“The arts are a refuge for people’s creativity and it was a game changer in my life. I don’t want to say I wouldn’t be somewhere positive if I hadn’t gone on this path that allowed me to chase my dreams. But it’s worked. To receive support from strangers, and people who didn’t have any reason to, that made all the difference.”
During the mid-1990s, Reynolds toured the world in the road versions of "Smokey Joe’s Café" and "Saturday Night Fever." And that to getting cast as Seaweed in the Broadway version of "Hairspray."
Reynolds made a little confession. “I’m actually not a huge fan of musical theater. But I left the rehearsal hall singing the tunes. And I knew if I liked it, then my friends who watched 'South Park' and [stuff] like that would like it, too.”
"Hairspray" started as an ensemble and two years of workshops. Marc Shaiman, who adapted the John Waters film for stage, picked Reynolds for the part. The offer and being able to perform with Kerry Butler made him choose to turn down another offer – joining the first "Lion King" tour. “For me it was a no-brainer,” he says.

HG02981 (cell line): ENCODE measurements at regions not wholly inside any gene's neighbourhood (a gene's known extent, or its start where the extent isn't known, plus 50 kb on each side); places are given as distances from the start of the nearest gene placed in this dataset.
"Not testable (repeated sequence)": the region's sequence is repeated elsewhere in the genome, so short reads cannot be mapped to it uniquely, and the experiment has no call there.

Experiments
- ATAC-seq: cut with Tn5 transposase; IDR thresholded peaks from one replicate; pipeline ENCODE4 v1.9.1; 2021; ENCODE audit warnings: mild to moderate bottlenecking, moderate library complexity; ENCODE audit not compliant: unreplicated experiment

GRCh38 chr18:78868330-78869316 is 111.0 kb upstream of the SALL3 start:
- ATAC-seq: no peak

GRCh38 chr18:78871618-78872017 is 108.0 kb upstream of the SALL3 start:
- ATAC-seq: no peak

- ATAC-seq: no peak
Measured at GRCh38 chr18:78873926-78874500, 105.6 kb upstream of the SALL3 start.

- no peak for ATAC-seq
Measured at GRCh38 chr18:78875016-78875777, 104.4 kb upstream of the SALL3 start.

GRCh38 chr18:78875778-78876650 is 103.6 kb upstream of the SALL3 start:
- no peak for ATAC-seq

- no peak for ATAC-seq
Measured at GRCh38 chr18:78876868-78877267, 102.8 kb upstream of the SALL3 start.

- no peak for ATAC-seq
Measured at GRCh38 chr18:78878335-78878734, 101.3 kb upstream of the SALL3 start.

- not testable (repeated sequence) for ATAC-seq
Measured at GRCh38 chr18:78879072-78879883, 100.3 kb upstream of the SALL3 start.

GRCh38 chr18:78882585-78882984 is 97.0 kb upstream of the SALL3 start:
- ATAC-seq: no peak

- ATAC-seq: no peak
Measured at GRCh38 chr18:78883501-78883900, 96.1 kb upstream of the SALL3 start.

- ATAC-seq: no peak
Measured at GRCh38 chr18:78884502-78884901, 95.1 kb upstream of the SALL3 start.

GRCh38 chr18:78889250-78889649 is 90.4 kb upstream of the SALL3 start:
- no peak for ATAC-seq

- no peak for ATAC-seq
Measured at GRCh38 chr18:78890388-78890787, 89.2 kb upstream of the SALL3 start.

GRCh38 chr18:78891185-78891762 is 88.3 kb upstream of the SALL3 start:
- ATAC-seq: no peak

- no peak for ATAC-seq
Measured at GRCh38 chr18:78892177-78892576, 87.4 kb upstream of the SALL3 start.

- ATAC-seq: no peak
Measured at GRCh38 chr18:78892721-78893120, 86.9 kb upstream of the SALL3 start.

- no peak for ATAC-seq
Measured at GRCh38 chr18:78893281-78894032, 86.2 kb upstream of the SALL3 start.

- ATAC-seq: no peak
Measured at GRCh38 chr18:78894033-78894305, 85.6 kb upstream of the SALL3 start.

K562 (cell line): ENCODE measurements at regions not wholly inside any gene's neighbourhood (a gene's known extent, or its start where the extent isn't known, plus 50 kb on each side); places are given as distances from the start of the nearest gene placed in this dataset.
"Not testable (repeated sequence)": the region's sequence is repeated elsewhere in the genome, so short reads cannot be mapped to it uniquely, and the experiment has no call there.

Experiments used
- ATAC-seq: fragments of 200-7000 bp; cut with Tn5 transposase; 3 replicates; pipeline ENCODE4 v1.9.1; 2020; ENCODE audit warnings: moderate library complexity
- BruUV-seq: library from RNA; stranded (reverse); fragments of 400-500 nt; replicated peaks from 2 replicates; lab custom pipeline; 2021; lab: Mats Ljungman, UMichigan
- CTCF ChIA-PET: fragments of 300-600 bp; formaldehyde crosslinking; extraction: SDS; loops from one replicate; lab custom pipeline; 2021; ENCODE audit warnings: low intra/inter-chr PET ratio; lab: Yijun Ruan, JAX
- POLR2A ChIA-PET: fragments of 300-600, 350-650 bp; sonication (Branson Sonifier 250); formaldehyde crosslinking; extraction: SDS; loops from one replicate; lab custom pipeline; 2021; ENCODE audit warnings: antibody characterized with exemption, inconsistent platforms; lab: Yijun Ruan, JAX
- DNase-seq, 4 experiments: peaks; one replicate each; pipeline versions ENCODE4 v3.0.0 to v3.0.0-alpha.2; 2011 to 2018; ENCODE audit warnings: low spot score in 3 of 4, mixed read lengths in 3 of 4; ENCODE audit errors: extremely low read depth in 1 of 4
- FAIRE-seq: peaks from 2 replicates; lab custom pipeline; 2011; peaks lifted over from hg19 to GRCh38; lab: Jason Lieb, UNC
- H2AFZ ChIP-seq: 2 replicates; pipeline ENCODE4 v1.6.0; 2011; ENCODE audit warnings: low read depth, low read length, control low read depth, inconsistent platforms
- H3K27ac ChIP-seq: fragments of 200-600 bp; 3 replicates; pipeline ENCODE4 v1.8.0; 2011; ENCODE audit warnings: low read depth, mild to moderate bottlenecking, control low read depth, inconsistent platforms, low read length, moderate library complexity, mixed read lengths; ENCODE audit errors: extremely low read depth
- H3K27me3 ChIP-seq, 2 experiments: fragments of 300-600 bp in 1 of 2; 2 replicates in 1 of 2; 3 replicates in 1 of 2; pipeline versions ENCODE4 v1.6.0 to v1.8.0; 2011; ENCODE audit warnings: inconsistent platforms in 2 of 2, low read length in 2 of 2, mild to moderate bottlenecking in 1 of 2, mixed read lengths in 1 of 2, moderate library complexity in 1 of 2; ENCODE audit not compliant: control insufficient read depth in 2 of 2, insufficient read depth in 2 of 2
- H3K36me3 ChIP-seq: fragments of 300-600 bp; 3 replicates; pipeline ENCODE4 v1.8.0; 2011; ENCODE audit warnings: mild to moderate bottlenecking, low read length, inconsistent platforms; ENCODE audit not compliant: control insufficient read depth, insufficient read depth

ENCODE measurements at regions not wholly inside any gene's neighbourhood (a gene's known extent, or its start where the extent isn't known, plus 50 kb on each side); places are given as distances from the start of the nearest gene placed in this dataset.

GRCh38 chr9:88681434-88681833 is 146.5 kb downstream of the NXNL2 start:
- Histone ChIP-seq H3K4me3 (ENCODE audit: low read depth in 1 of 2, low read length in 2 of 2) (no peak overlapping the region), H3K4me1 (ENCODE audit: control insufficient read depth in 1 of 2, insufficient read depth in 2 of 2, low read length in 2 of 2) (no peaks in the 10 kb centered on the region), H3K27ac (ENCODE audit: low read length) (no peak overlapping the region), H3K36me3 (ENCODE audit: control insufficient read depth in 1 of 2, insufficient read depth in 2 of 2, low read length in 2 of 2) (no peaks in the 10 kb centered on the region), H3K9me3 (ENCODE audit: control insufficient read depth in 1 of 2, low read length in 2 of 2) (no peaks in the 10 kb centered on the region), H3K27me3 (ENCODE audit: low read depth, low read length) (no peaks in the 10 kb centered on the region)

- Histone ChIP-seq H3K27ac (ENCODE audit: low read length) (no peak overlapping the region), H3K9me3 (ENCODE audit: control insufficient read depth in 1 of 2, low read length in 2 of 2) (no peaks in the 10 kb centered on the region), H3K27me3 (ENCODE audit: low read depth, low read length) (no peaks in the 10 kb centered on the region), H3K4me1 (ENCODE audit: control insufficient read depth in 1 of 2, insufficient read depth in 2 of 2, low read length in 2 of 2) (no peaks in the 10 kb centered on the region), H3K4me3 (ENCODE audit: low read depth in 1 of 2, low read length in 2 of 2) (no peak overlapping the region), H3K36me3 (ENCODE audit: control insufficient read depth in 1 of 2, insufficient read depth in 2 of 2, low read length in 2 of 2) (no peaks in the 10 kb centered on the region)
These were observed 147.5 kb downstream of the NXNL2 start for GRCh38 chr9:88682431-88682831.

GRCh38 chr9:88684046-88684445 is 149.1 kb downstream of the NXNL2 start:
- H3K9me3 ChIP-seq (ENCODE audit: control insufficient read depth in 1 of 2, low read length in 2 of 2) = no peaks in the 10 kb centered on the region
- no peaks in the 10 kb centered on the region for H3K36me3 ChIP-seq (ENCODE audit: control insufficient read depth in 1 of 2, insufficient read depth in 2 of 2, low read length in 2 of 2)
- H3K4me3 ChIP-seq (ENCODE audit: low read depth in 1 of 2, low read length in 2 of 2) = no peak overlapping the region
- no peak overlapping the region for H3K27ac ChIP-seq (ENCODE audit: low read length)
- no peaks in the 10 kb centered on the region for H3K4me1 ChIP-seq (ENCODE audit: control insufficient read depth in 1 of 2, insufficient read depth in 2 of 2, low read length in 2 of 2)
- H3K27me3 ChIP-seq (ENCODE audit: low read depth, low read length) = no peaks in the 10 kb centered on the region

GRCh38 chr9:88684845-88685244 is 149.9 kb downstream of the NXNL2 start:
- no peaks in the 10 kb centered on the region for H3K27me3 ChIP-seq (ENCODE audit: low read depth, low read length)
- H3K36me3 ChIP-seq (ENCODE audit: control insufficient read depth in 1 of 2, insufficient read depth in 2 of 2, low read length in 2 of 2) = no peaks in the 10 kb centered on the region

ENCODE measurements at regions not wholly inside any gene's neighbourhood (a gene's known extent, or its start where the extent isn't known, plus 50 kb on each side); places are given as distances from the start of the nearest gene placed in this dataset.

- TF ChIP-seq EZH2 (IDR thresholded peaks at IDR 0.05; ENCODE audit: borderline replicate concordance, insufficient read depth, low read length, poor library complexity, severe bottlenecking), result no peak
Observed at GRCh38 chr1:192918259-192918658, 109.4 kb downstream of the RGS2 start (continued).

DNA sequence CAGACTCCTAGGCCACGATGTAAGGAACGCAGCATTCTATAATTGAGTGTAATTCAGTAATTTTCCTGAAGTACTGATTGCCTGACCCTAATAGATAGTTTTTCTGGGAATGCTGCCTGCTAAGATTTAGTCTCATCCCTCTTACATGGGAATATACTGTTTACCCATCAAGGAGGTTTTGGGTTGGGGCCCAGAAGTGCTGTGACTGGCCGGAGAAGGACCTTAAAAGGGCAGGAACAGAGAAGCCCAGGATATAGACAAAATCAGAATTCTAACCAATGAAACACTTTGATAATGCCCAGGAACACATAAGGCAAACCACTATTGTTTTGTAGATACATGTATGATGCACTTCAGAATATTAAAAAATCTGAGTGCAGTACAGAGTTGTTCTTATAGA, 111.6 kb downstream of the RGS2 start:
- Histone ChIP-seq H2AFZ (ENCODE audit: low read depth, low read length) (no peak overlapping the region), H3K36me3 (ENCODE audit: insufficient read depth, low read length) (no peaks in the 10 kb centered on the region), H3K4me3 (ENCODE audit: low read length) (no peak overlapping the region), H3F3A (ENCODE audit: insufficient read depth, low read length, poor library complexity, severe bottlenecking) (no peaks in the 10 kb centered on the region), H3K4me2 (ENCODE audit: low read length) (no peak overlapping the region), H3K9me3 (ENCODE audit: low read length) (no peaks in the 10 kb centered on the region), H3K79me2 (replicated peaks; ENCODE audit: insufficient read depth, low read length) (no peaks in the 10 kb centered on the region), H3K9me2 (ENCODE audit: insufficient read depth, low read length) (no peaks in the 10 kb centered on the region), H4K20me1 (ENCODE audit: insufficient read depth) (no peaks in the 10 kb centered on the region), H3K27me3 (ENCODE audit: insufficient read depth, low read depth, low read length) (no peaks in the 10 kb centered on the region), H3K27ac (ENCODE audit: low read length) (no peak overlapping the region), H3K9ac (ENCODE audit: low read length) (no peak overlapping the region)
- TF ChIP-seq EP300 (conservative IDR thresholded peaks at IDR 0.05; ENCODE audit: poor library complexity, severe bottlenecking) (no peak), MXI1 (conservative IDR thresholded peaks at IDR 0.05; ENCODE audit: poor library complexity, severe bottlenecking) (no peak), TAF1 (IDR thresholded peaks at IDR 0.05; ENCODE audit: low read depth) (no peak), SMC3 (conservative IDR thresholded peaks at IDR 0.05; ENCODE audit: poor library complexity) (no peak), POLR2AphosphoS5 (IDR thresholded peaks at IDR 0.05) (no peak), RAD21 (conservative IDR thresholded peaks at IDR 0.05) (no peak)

The show received 13 Tony nominations. And Waters once made Christmas gifts for the cast, glass ornaments with cockroaches in them. “Man, I loved him,” Reynolds enthuses. “Great energy and so [incredibly] smart.”
Steven Spielberg attended the show and ultimately cast Reynolds as Waylin, a security officer in "The Terminal," starring Tom Hanks and Catherine Zeta-Jones.
Reynolds broke audition protocol for "Selma" when he, in an emotional manner, told director Ava DuVernay how important for him it was to get in the film. He was cast as civil rights activist and minister C.T. Vivian. The role was a tremendous responsibility and gave Reynolds a profound insight, supplied by Vivian. “He said that this wasn’t a race problem, but a humanity problem. No man can desecrate a man without damaging himself. The root case of the fear in the white community then was that whites would get treated the way they treated blacks.”
Equality, Reynolds says, is what makes America a superpower, its ability to embrace other cultures. “This isn’t about 'tolerance,' but empathy and acceptance. We’re all part of the same team. All too often we marginalize people to our own detriment. I mean, come on. We have a truck driving around on Mars. We sent Voyager out of the solar system. There’s a unity that can be so powerful in America. And we bridge gaps not by yelling at each other but if we just simply listen. There’s enormous strength in empathy.”